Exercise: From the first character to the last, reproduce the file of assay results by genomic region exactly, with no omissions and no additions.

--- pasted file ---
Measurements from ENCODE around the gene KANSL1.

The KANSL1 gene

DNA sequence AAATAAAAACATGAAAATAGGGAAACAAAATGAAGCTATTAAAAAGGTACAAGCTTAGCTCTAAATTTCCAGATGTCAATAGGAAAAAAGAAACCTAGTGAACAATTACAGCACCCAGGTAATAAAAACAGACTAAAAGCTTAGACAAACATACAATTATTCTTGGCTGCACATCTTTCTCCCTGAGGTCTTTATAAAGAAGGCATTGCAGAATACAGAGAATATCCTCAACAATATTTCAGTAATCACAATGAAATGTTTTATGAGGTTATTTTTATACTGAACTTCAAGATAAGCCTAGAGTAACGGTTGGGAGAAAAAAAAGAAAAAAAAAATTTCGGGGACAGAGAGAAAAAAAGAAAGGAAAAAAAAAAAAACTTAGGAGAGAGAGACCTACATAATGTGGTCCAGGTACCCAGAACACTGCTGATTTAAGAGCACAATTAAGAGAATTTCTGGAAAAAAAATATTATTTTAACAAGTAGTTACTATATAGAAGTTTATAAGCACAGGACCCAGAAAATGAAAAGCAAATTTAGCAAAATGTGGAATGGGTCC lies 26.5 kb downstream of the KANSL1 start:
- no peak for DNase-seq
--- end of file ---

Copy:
Measurements from ENCODE around the gene KANSL1.

The KANSL1 gene

DNA sequence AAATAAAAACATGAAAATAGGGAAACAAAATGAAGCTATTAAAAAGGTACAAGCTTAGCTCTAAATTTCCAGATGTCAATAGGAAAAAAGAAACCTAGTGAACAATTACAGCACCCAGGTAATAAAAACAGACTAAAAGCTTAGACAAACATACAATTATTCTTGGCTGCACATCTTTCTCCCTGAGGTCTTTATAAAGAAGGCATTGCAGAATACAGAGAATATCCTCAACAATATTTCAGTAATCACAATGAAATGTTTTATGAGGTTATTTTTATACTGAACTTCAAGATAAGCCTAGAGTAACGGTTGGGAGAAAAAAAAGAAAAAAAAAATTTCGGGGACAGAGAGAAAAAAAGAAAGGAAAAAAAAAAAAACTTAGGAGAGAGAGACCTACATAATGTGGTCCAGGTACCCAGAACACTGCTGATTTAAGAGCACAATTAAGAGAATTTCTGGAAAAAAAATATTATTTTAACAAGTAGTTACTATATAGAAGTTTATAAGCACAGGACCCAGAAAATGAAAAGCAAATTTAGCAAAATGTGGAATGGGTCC lies 26.5 kb downstream of the KANSL1 start:
- no peak for DNase-seq